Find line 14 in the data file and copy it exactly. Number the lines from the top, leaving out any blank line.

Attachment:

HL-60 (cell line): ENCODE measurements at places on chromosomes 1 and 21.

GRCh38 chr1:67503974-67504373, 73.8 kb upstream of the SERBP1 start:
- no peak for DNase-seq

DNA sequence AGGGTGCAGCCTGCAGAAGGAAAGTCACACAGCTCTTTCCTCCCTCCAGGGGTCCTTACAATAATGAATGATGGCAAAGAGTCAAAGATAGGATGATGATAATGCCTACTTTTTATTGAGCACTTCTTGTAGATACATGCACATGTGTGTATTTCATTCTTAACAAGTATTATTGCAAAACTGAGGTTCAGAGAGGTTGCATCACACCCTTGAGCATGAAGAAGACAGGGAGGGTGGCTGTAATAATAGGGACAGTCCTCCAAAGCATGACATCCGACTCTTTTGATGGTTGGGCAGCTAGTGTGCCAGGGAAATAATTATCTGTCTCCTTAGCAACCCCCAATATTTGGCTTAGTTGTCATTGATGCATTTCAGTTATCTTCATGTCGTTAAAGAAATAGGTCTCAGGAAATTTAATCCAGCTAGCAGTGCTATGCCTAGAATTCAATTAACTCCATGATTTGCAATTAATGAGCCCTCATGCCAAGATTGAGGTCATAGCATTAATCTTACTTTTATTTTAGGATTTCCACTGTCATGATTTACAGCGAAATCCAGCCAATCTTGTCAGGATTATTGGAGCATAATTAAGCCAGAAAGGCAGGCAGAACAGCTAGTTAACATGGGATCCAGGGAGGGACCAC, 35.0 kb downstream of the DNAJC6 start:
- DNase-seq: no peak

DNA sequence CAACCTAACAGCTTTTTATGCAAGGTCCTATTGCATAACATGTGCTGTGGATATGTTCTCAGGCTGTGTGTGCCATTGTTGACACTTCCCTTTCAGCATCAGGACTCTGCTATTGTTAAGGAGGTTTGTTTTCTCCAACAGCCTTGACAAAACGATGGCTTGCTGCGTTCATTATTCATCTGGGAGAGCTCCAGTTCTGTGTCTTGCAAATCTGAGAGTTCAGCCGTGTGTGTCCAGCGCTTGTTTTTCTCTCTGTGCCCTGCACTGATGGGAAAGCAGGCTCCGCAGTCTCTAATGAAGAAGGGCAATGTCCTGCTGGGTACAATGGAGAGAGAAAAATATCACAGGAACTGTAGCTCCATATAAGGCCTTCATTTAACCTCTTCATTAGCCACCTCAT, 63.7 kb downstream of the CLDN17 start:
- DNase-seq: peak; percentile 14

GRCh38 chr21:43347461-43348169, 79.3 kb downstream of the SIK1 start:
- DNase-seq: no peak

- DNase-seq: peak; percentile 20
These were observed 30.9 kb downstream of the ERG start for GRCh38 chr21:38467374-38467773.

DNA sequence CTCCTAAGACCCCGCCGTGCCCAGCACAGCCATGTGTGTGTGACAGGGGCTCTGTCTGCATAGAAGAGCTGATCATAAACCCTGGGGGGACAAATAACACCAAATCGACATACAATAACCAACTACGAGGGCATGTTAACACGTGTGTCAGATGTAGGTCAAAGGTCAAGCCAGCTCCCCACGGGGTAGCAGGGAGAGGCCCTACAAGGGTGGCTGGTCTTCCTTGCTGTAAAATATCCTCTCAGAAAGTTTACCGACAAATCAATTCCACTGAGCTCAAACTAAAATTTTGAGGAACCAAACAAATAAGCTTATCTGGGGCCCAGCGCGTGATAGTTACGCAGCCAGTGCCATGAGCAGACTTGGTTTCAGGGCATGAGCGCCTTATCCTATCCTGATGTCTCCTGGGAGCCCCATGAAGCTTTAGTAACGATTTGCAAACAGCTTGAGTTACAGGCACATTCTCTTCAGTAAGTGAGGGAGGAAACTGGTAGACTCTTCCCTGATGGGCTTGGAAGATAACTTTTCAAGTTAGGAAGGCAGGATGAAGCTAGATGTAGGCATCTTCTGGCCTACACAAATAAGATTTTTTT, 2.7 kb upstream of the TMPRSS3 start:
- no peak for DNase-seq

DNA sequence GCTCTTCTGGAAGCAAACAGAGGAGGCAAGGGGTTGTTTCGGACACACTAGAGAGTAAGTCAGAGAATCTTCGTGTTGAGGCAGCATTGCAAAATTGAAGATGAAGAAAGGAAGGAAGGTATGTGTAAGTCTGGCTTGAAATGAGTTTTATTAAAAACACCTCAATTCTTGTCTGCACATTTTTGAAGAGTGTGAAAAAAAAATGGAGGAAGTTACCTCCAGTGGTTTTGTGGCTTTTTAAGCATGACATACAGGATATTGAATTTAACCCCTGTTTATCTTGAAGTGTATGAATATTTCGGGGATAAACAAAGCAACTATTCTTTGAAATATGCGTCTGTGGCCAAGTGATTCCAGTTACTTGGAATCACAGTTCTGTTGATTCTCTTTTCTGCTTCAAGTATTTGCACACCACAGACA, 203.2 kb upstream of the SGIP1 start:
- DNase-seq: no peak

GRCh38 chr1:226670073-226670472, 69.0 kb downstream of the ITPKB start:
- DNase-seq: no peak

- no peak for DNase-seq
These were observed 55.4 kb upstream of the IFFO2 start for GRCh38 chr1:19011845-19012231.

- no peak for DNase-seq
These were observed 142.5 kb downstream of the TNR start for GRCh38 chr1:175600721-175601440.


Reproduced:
DNA sequence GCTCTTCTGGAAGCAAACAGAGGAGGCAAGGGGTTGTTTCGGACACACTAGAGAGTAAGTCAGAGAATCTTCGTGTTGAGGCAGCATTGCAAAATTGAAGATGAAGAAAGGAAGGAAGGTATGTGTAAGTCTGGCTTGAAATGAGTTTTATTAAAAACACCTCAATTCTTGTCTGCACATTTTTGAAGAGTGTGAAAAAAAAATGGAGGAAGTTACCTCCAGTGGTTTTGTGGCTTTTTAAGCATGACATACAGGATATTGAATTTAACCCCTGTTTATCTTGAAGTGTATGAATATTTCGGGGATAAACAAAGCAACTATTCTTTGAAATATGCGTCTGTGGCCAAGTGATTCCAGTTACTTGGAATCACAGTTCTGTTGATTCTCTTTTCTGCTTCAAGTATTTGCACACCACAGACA, 203.2 kb upstream of the SGIP1 start: